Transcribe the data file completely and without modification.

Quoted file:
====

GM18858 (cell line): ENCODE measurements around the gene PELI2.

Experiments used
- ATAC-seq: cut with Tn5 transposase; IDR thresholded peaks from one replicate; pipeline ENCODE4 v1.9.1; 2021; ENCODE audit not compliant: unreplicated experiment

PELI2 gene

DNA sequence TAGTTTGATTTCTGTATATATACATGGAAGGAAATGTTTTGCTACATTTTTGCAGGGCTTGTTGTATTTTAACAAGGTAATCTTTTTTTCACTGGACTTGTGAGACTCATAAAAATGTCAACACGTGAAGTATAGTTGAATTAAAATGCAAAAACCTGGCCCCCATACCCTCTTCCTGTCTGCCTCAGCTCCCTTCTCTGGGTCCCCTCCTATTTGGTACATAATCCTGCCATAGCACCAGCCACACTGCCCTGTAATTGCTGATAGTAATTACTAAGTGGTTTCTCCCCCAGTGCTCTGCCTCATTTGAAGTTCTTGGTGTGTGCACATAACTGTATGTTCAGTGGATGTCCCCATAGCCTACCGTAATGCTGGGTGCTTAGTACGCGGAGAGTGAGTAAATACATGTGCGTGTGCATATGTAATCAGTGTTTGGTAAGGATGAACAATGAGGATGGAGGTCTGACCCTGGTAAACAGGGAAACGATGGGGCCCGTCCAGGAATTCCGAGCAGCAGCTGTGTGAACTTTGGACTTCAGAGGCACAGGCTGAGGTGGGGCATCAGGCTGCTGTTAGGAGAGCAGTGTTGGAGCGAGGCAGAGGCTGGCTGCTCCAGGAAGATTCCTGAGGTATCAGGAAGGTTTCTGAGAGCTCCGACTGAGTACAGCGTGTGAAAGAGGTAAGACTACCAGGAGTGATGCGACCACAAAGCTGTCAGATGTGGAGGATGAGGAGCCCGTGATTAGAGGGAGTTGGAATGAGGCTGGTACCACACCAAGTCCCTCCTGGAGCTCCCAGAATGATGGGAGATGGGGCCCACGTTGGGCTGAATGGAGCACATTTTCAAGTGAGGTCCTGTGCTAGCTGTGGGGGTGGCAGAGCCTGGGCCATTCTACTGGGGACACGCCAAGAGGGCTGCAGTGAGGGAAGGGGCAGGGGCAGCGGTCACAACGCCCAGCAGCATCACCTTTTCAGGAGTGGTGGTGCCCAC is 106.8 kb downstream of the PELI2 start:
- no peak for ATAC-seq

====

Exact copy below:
GM18858 (cell line): ENCODE measurements around the gene PELI2.

Experiments used
- ATAC-seq: cut with Tn5 transposase; IDR thresholded peaks from one replicate; pipeline ENCODE4 v1.9.1; 2021; ENCODE audit not compliant: unreplicated experiment

PELI2 gene

DNA sequence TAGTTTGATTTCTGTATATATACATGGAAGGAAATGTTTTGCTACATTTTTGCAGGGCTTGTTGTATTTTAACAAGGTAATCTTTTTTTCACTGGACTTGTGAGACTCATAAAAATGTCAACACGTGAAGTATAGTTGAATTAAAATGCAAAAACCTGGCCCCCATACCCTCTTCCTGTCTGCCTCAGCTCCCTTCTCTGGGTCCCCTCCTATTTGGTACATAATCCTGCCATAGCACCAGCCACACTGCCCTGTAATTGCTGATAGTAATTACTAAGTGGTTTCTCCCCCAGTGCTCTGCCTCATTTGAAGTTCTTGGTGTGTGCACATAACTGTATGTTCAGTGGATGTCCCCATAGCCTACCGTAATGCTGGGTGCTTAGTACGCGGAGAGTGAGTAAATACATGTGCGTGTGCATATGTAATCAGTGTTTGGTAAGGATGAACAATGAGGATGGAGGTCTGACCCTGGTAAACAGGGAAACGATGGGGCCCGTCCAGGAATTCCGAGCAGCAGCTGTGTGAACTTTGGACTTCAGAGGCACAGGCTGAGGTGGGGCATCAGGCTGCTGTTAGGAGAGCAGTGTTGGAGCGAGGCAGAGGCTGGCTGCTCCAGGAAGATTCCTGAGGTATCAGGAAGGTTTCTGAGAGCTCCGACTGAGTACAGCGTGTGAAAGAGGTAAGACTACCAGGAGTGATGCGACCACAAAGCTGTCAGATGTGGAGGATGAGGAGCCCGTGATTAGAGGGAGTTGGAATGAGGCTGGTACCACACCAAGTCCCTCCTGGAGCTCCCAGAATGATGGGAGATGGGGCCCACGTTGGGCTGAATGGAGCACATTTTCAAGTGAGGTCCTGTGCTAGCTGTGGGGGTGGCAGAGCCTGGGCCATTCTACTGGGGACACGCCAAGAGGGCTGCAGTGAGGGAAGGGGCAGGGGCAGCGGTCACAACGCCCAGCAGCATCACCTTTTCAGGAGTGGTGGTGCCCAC is 106.8 kb downstream of the PELI2 start:
- no peak for ATAC-seq